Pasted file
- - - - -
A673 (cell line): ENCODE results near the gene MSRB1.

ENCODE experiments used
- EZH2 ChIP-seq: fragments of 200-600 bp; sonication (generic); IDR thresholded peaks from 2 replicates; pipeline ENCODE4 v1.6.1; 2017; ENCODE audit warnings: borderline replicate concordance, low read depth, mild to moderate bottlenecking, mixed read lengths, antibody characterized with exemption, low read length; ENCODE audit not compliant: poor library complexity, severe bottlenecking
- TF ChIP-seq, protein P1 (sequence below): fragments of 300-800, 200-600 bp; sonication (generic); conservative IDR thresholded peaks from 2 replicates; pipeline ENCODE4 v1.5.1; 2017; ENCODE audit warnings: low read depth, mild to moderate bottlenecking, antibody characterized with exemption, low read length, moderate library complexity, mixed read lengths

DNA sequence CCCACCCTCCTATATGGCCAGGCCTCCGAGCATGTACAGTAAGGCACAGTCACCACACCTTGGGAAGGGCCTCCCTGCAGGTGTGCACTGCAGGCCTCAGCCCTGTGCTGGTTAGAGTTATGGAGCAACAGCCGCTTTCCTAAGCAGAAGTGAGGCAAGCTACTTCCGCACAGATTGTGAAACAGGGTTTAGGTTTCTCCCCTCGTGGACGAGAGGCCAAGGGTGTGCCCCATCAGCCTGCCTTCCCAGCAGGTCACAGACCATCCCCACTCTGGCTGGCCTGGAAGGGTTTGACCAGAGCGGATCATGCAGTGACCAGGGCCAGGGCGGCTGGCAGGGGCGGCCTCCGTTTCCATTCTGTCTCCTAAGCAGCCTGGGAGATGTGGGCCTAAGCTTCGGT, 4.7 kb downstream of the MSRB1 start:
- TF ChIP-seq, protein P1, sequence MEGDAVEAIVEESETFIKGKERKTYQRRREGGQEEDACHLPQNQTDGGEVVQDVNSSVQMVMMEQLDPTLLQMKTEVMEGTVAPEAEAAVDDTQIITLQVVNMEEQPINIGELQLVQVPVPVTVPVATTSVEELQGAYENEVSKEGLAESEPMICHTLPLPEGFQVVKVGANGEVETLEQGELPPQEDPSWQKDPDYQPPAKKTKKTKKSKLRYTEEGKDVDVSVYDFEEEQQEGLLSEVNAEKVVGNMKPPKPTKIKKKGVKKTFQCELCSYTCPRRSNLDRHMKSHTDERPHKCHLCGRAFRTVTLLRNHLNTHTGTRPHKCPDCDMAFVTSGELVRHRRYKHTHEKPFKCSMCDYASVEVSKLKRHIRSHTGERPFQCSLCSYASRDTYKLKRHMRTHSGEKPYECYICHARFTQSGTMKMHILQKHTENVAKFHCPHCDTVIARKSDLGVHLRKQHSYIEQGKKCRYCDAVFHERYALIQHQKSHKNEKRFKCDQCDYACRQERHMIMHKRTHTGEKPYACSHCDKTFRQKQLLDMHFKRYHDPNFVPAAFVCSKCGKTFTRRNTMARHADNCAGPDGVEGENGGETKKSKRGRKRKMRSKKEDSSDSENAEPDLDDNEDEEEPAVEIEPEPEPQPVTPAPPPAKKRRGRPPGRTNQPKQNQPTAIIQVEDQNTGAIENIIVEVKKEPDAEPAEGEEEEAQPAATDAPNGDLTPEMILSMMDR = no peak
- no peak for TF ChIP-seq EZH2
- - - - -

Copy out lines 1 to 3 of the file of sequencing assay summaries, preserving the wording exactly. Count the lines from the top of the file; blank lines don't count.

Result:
A673 (cell line): ENCODE results near the gene MSRB1.

ENCODE experiments used
- EZH2 ChIP-seq: fragments of 200-600 bp; sonication (generic); IDR thresholded peaks from 2 replicates; pipeline ENCODE4 v1.6.1; 2017; ENCODE audit warnings: borderline replicate concordance, low read depth, mild to moderate bottlenecking, mixed read lengths, antibody characterized with exemption, low read length; ENCODE audit not compliant: poor library complexity, severe bottlenecking